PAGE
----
Not everyone had to worry about this disease. Only a “few millions have reached that elevation where they are likely to be nervous.” They were the “brain-workers” who had to contend with the onslaught of information delivered by the new technologies, and thus needed to be wary of the neurological consequences of modernity. Fortunately for these “very highest classes,” relief was available in the countryside at the nearest spa, where one could take the rest cure and emerge restored and ready to face the demanding modern world.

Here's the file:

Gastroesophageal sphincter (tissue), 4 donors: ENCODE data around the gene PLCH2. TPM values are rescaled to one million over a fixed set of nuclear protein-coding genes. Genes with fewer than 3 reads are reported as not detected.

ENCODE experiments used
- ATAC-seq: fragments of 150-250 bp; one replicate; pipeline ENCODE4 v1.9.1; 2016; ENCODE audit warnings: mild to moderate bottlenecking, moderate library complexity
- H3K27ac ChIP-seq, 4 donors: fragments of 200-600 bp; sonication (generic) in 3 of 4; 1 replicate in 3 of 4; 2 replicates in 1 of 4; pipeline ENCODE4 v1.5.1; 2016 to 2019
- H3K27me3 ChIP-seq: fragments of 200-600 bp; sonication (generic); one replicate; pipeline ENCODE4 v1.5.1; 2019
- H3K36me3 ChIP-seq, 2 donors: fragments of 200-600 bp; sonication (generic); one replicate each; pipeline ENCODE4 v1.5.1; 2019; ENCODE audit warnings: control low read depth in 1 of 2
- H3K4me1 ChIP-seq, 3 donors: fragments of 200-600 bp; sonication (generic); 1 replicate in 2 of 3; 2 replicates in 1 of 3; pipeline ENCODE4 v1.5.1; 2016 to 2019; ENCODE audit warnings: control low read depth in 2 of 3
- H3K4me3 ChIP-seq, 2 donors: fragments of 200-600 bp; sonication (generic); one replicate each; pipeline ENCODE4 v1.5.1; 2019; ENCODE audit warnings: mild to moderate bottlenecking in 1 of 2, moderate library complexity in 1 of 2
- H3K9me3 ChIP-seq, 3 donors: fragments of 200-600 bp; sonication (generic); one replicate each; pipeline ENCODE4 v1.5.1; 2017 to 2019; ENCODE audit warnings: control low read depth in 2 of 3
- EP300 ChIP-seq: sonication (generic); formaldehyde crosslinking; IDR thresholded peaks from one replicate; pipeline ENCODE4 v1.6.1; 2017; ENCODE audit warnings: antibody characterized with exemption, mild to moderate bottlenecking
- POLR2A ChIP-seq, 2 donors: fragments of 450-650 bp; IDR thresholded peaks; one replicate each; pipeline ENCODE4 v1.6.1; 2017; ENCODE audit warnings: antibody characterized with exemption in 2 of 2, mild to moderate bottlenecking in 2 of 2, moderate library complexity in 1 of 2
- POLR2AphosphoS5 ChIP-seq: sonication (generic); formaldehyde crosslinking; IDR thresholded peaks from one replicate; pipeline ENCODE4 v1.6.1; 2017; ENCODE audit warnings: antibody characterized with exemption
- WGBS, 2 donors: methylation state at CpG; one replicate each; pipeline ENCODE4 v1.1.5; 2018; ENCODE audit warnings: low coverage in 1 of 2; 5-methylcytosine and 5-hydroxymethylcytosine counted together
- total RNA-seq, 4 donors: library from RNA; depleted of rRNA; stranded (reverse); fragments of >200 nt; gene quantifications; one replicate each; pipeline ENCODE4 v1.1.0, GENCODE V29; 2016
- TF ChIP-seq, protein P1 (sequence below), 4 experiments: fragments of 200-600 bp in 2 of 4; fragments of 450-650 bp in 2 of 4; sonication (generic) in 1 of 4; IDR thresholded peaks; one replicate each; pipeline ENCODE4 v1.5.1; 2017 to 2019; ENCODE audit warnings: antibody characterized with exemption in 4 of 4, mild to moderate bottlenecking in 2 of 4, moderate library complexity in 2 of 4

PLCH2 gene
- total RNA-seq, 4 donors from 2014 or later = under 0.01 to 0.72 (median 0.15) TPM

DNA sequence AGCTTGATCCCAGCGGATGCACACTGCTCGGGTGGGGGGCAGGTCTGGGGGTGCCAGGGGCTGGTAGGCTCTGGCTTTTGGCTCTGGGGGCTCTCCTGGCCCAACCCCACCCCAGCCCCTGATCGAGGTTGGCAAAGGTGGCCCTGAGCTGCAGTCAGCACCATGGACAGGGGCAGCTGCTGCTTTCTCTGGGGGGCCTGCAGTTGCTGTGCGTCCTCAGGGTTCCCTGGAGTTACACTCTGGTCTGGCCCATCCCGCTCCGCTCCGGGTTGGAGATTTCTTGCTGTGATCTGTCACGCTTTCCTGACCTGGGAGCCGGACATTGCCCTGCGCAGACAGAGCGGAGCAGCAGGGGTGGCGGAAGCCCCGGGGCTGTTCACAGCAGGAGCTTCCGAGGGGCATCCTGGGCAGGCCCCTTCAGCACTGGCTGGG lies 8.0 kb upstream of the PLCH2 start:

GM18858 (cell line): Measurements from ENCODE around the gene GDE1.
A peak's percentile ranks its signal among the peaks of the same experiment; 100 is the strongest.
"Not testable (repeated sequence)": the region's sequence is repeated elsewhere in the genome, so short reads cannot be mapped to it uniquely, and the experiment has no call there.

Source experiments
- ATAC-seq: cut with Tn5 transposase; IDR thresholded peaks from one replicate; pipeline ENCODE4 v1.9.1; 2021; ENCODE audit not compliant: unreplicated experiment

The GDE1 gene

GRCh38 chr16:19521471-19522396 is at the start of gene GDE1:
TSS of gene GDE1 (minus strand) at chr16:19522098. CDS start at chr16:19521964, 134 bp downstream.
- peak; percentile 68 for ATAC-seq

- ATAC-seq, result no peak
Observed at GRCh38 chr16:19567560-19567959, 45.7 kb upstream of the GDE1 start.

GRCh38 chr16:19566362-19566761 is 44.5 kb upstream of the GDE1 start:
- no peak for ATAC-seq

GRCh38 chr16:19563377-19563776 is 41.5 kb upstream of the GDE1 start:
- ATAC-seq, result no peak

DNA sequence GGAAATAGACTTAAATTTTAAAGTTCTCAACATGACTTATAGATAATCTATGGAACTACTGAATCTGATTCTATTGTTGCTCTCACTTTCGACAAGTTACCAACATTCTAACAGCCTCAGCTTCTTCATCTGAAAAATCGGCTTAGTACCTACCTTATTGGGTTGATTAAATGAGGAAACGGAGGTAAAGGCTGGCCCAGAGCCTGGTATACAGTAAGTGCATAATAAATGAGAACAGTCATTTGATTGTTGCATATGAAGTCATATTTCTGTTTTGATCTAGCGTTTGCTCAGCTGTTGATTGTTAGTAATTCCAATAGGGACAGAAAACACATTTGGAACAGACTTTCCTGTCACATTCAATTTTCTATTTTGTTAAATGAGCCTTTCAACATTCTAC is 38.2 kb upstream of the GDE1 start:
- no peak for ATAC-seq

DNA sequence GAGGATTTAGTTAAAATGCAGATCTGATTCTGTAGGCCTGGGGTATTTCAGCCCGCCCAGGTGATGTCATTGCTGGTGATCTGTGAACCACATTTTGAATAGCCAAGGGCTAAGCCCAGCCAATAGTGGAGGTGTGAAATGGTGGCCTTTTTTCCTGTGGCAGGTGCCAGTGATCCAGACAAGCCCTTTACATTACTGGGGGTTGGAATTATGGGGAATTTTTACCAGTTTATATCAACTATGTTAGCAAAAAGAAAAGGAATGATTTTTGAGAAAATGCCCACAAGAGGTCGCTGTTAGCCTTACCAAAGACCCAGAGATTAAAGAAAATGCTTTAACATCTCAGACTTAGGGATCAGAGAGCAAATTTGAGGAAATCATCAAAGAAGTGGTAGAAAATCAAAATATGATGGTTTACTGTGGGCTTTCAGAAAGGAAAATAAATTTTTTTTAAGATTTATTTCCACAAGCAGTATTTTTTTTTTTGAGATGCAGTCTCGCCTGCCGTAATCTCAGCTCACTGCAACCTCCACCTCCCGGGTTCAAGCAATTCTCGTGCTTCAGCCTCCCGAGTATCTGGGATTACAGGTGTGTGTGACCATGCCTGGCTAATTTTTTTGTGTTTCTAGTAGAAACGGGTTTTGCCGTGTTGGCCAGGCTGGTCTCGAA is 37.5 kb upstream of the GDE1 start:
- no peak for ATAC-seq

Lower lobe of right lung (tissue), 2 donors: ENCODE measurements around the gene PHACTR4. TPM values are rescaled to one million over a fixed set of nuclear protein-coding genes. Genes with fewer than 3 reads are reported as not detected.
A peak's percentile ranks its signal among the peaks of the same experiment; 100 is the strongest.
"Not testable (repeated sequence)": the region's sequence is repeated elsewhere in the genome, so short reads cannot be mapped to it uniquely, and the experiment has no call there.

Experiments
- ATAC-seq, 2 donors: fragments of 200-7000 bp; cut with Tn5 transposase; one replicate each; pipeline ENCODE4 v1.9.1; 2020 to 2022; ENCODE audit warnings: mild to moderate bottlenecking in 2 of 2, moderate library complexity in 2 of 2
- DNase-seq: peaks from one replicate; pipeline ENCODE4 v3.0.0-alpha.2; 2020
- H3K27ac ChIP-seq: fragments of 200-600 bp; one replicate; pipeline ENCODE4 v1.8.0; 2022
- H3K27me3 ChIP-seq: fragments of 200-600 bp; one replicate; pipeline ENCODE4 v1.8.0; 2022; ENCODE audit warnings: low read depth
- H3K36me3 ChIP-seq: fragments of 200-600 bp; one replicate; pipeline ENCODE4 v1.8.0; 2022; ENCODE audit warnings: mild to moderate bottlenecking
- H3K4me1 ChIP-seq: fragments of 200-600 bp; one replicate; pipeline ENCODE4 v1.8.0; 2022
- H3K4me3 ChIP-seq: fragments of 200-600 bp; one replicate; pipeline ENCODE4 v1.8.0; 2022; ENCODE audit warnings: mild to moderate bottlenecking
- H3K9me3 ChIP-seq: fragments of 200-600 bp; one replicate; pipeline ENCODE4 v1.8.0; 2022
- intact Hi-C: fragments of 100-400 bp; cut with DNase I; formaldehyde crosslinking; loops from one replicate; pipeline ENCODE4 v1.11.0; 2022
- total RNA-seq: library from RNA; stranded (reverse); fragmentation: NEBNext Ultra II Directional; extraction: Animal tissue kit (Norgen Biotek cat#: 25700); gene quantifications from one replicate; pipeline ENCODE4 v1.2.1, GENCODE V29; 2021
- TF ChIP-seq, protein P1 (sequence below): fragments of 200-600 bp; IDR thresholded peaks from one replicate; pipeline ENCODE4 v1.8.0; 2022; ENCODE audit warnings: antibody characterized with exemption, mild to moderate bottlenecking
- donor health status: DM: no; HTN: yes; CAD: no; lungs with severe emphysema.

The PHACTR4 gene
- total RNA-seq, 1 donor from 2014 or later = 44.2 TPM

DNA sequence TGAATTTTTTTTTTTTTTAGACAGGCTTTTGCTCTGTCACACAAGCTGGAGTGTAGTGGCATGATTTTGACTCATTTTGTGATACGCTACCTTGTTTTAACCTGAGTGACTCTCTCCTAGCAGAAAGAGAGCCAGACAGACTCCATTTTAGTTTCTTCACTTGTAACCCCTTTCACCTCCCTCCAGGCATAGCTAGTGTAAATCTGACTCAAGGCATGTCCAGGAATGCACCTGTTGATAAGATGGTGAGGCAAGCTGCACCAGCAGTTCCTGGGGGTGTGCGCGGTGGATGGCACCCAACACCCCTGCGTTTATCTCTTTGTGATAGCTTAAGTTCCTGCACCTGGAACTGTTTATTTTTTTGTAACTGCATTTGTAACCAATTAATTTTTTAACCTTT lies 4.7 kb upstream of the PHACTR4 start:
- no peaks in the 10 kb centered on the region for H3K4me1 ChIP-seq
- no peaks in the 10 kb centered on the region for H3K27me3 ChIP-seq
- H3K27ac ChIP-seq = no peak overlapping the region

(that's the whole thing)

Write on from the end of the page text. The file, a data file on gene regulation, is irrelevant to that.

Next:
With this remedy, Beard fulfilled another requirement of self-help literature (and advertising): he provided reassurance about a central anxiety of his age. Even if what he offered was a full-scale critique of modernity—and one that had likely occurred in some inchoate form to the average brain-worker—its bounty would not have to be sacrificed. Neurasthenia could be cured, or even avoided, without dismantling the networks, disrupting the social order or dismembering Edison. Trains could still shriek and telegraphs clatter; so long as people stewarded their energy and unplugged themselves when necessary, the globe could keep spinning at its dizzying new pace. So too for Powers and Carr. Replace your handheld gadget with a Moleskine notebook, create a modem-free zone in your house, decouple in some way, any way, from the Internet, and you’ll recoup something even more vital than your ability to think deep thoughts or maintain your brain’s electrochemical balance: the reassurance that no matter how annoying or demanding or distracting or downright frightening all that connectedness is, no matter how anxious you are about the pace of change, the digital world can still be a benevolent place, if only you take the time, with the help of these books, to get your house in order.